Sermon Transcript: "Truth in The Greatest Showman" (At the Movies, 7/15/18)

Showman Graphic.jpg

I love movies. Summer is just an endless buffet of fun for me. If I had more free time, I would constantly be watching movies. And I’m not alone. Each summer, people spend around 4 billion dollars watching movies.

Why do so many of us enjoy watching movies? We watch for fun, excitement, escapism. But I think there something even bigger. Well-crafted movies touch on deep, timeless truths, and that resonates with our heart and soul. So, in this series, we’re going to be looking at some of the deep, timeless truths in some of this year’s biggest movies.

We’re going to kick off this series with one of my favorite movies this year: The Greatest Showman. I LOVED it! So much so that I included it in this series even though it wasn’t a summer movie. But it was so good. I’m also a sucker for a good musical.

The Greatest Showman is a story about PT Barnum, the creator of the modern-day circus, nicknamed “The Greatest Show on Earth.” But, before we dive into the movie, I want to make a disclaimer: This movie is not historically accurate. So, when I talk about PT Barnum in this sermon, I’m talking about the fictional version played by Hugh Jackman not the real, historical Barnum.

That said, let’s get on with the show! This is how The Greatest Showman begins:

Through 10 show-stopping numbers, we watch Barnum go from a child living in poverty to a successful ringmaster of a circus. And along the way, the movie deftly addresses some pretty deep themes— the American dream, family, race, class, prejudice, rejection, inclusion. It’s all in there.

But there’s one theme that really drives a lot of the story – the lure of wealth and success. Like I mentioned, Barnum grew up poor and dreamed of fancy clothes and big mansions. He got married, and they had 2 kids. They struggled for a while, but eventually he found some success with a troupe of performers.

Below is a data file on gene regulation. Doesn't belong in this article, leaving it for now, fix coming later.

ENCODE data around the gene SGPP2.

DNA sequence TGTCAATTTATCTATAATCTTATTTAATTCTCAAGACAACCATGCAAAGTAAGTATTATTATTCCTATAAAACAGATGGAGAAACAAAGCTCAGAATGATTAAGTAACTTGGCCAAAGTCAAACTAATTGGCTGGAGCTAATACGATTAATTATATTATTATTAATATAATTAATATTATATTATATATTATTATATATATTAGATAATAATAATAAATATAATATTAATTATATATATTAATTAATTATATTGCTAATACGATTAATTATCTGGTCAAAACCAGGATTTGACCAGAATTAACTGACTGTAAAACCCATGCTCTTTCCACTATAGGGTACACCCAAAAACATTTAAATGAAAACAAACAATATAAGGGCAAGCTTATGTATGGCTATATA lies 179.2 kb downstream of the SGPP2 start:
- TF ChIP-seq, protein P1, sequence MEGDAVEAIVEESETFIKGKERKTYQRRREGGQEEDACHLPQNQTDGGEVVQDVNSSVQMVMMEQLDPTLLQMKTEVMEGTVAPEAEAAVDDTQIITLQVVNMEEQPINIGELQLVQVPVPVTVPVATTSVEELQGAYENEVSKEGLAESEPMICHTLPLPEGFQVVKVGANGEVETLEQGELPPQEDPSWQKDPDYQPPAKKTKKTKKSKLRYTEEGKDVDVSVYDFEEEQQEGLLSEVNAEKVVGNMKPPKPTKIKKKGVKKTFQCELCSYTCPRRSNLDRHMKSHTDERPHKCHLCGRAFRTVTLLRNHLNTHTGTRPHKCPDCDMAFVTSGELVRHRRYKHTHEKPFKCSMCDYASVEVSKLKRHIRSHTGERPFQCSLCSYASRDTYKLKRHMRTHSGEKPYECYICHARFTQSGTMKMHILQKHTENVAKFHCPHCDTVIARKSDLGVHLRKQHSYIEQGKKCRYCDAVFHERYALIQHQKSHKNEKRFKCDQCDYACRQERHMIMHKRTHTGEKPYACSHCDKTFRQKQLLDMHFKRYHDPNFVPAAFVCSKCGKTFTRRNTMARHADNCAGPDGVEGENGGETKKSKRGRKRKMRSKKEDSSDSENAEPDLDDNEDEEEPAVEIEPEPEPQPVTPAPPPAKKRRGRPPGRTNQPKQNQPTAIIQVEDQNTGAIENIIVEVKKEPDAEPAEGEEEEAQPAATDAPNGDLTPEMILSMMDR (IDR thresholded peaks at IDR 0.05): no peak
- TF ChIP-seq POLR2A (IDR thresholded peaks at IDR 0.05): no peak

But he really hit it big when he launched a tour of one of the best singers in Europe, and that’s when everything started to change. He was making millions. He was hobnobbing with the upper class. He had finally made it.

Here’s the song that captures that period in his life—the first American performance of Jenny Lind, the “Swedish Nightingale.”

Towers of gold are still too little
These hands could hold the world but it'll
Never be enough

And that’s the lure of wealth and success. It’s never enough. Unfortunately, Barnum didn’t learn that until he had lost almost everything. Well, he could have saved himself a whole lot of pain and agony if he had just remembered his Bible.

God’s Word says A LOT about the lure of wealth and success. But there’s one passage that captures the PT Barnum story so well. It’s out of the Old Testament, early in the history of the Israelites.

So far, God had freed them from slavery in Egypt through Moses. God led them through the desert for 40 years, as migrant travelers. And then, they find themselves on the banks of the Jordan River, looking across at the Promised Land. This was the land of Canaan that God had promised their forefather Abraham. It was lush and fruitful, a land “flowing with milk and honey.” At that point, Moses gives them some warnings.

Ya see, their lives were about to change forever. Their children would live with more prosperity than anyone in the desert generation. The kids would have homes, jobs, income that would be unimaginable to their parents back in the desert.

Now, if you’re Hmong, does that sound like anyone you know? For many of you, that probably also describes you and your parents. They grew up in Laos as 1st generation and you grew up in America as 2nd generation. You are experiencing levels of wealth, housing, education, opportunity, income (or at least income potential) that your parents never had back in Laos.

That’s a big reason why I picked this passage. It has so many parallels to what many of you as second-gen Hmong as living right now. And so, Moses’ warnings to the generation of Israelites are equally applicable to us.

We’re going look at a couple passages from the Book of Deuteronomy. Now, Deuteronomy is an interesting book. It’s basically one big farewell speech from a very old Moses, after the desert but before the Promised Land. The book is part history book, part religious law, part general advice for godly living, and part warning. The section we’re going to look at today is warning.

It’s two parts of the same section, from Deuteronomy chapters 6 & 8. You can read along on screen or in your own Bible or device.